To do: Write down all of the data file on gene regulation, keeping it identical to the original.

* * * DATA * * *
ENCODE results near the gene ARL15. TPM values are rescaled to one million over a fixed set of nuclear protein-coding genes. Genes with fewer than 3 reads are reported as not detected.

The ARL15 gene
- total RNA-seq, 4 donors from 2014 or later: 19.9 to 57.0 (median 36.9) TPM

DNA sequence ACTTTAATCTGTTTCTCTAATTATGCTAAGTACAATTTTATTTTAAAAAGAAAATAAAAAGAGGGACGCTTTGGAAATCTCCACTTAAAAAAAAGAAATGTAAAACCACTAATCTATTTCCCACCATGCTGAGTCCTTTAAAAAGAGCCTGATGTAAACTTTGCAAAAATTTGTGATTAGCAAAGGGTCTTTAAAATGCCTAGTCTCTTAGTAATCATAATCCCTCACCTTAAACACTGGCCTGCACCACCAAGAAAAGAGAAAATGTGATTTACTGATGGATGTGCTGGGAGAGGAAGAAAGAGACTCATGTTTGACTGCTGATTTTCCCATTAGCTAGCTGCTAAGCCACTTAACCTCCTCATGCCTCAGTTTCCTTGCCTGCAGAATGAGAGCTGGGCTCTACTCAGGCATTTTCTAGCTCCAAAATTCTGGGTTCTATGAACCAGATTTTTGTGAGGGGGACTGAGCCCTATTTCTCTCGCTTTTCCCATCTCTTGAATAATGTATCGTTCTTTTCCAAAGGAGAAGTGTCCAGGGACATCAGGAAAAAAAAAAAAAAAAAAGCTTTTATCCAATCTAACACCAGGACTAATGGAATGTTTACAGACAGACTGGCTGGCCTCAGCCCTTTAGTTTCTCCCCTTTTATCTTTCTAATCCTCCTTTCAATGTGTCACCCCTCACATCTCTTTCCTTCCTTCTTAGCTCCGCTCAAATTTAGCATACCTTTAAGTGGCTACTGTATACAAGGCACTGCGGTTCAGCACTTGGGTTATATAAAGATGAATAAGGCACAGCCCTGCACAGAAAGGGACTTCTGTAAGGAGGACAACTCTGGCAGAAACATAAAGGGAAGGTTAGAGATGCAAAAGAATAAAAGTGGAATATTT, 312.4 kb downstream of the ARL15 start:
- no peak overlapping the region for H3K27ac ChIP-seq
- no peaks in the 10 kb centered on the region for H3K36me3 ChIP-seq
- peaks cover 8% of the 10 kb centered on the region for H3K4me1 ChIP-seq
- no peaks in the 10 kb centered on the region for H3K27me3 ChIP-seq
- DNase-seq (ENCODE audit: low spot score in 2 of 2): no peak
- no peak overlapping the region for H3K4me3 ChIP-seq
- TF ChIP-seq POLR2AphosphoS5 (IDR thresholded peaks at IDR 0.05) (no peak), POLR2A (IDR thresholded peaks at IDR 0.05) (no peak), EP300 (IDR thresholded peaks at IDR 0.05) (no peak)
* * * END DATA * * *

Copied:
ENCODE results near the gene ARL15. TPM values are rescaled to one million over a fixed set of nuclear protein-coding genes. Genes with fewer than 3 reads are reported as not detected.

The ARL15 gene
- total RNA-seq, 4 donors from 2014 or later: 19.9 to 57.0 (median 36.9) TPM

DNA sequence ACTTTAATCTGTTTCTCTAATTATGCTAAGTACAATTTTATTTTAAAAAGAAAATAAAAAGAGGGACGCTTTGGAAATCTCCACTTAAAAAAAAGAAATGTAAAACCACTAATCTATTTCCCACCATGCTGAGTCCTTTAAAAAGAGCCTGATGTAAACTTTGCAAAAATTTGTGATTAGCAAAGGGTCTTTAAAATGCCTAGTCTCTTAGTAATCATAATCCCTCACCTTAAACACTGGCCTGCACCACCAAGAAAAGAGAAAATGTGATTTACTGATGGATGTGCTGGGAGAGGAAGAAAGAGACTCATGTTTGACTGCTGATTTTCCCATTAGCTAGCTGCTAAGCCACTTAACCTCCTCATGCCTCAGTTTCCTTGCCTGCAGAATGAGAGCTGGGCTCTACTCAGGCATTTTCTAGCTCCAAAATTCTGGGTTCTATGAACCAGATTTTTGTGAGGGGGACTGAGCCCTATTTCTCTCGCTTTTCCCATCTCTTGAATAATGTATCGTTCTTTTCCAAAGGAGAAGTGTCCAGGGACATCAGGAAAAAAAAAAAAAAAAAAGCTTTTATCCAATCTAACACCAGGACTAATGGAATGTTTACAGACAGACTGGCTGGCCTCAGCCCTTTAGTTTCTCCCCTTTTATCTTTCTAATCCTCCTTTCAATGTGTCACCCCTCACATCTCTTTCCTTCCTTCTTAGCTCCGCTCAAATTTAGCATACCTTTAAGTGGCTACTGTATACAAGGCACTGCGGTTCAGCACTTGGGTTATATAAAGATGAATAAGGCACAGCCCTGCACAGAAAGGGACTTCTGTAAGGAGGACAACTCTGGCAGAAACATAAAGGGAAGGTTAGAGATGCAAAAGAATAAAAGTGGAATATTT, 312.4 kb downstream of the ARL15 start:
- no peak overlapping the region for H3K27ac ChIP-seq
- no peaks in the 10 kb centered on the region for H3K36me3 ChIP-seq
- peaks cover 8% of the 10 kb centered on the region for H3K4me1 ChIP-seq
- no peaks in the 10 kb centered on the region for H3K27me3 ChIP-seq
- DNase-seq (ENCODE audit: low spot score in 2 of 2): no peak
- no peak overlapping the region for H3K4me3 ChIP-seq
- TF ChIP-seq POLR2AphosphoS5 (IDR thresholded peaks at IDR 0.05) (no peak), POLR2A (IDR thresholded peaks at IDR 0.05) (no peak), EP300 (IDR thresholded peaks at IDR 0.05) (no peak)